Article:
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Look carefully...at the seemingly small moments...in the constant shaping of souls.- Neal A.Maxwell

Do you ever get the feeling you're being watched?

Capitol Reef through the eyes of my son - and apparently eyes all around:

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In My Mind
I just made myself laugh.  I was going to start this post with the statement "I have not been myself lately".  I was the victim of an attempted identity theft recently.  I am glad that even if I am not completely myself - no one else has successfully taken over.

So.....I have not been myself lately.

When we were kids and questioned "Why?" when asked to do something my mom would say, "Do you want a list of reasons or will one do?"  There are a list of things I could allow to cause a funk but I think really it's only just one.  I miss my mom.

I don't wish mom were still alive.  I am glad she is free of pain.  I don't mourn that I will never see her again - I believe with all my being that I will.  I do mourn for my father being alone after 50 years of marriage.  I do wish that my memories were more of the prior 40-plus years with mom and less of the final days with her.

There is so much good in the final days that I hope to never forget - her courage, strength and humor.  Dad's tenderness, patience and love.  The opportunity for my father, brother and I to serve mom through her last night.  What I do hope dims is the visual memory of what cancer did.


This June my husband and I took our three boys to Capitol Reef Utah.  The boys are used to green, rainy Oregon - not red, arid Southern Utah.  Our first hike the 13 year old was determined to "just get it over with."  So he launched out at a full march.  The 18 year old and 9 year old were not quite so fast but definitely ahead of my husband and I.  I did not think much of it until my husband, D, started to make a wrong turn on the trial.  I realized how easy it could be for the boys to get lost in unfamiliar territory.  Slick rock hiking is different than forest trail hiking and the hot desert is not a good place to be lost.  I expressed my concern to D and we hurried up the trail.  The boys were not at the end of the trail and we had not passed them on the way up.  D continued up the canyon, in case they did not know where the trail ended and I headed back to the car.  The boys were near the parking lot throwing rocks in the river.  I told them that we were going to do the trail again, we were going to stay together and we were going to point out trail markers the entire way.  I also explained the importance of staying at designated spots until everyone was together.  We had rented two little cabins with cable TV - a treat because we do not have TV at home.  The boys were informed that whoever did the hike the second time without complaining would sleep in a cabin with dad and could watch TV.  Whoever complained would be in a cabin with mom and no TV.  The second hike was complaint free.  We enjoyed each others company and the boys were delighted to learn that they had stayed on the trail and mom and dad had taken the wrong path (to my credit there were cairns marking the path we took - but there was a sign with a white arrow pointing the direction the boys took).  Both paths led to the same destination but it explained why we did not cross paths.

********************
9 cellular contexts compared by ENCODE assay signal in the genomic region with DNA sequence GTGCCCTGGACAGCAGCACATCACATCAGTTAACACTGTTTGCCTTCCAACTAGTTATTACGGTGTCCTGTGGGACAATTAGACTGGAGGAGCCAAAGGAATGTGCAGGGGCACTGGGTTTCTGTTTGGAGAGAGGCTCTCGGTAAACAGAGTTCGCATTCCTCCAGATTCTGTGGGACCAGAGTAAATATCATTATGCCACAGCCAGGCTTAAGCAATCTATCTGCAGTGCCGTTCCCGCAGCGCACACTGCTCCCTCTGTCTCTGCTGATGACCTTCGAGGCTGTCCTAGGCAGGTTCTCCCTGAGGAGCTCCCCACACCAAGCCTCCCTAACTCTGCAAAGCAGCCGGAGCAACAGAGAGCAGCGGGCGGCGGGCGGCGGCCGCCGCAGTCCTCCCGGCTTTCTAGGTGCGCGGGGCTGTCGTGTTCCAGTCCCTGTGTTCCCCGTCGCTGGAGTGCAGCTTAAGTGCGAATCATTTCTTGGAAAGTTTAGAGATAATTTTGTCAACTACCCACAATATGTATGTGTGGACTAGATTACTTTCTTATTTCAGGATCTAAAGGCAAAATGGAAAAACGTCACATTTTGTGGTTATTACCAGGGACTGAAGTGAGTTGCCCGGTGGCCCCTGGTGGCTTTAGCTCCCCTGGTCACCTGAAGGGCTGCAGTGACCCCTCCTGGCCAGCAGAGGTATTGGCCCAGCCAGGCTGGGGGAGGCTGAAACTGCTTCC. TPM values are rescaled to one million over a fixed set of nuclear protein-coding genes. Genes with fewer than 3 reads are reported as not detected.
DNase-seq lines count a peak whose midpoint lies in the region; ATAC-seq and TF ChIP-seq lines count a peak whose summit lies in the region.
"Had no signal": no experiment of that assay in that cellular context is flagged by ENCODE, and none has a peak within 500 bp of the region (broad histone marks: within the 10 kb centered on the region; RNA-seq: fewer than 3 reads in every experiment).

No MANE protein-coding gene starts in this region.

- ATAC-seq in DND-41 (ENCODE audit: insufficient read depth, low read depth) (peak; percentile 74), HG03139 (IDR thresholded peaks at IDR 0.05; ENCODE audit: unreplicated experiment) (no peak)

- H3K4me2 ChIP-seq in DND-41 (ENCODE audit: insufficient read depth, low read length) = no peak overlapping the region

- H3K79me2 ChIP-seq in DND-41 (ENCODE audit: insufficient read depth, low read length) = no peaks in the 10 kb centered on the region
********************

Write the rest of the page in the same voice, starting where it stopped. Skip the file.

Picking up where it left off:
The next day we hiked the Grand Wash.  The boys asked why Capitol Reef  mattered so much to me.  I told them that memories from my childhood made the hikes extra special to me.  That evening the older two boys chose to stay in the cabin while D, the youngest and I went on the Sunset hike.  If you make the hike about 30 minutes before sunset the entire valley is bathed in light.  We missed the sunset but were able to watch the full moon rise - it was breath taking.  On the walk down from watching the moon rise my 9 year old took my hand and said, "This hike will be my memory when I'm older."


Hiking with mom.  In my mind she is wearing her broad-brimmed hat and smiling.

Really, really far away.

I was asked to substitute teach for the four year old Primary class today.  As the children walked in one little boy said in apparent surprise, "You don't look bad!"  I'm not exactly sure what he meant but it was the beginning of an interesting and entertaining hour.  I told two stories about children who prayed for help and received answers in "a still small voice."  Then we went for a walk outside to discover what we could hear when we are quiet and listening.  We heard an airplane, birds, cars, a truck, the jingling of dog collars...  While listening we saw a number of dragonflies and bees.  Back in class I told the kids that I would take turns tossing a ball to each one of them.  When they had the ball they were supposed to tell me something they had heard outside.  The first child with the ball said, "Wait before I tell you what I heard I want to tell you about my dad."  He related something about his dad and then said that he heard airplanes outside.  The next boy wanted to tell something about his sister before he said, "I heard two dragonflies, maybe a bee and a horse on a farm really, really far away."


Nine-year-old B had a box of Pop-Its - the little, white, twisted paper bundles that pop when thrown.  He asked me what would happen if a match were set to "one or four" of them.  I told him that would make a good experiment to do with his dad when we got back to Oregon.  He asked why it wasn't a good experiment for now.  I told him that it was a dad thing, not a mom thing.  B suggested it might be a Papa thing.  We found my dad reading a book.  Immediately upon hearing B's desire my dad's eyes lit up, he stopped what he was doing and got the matches. 
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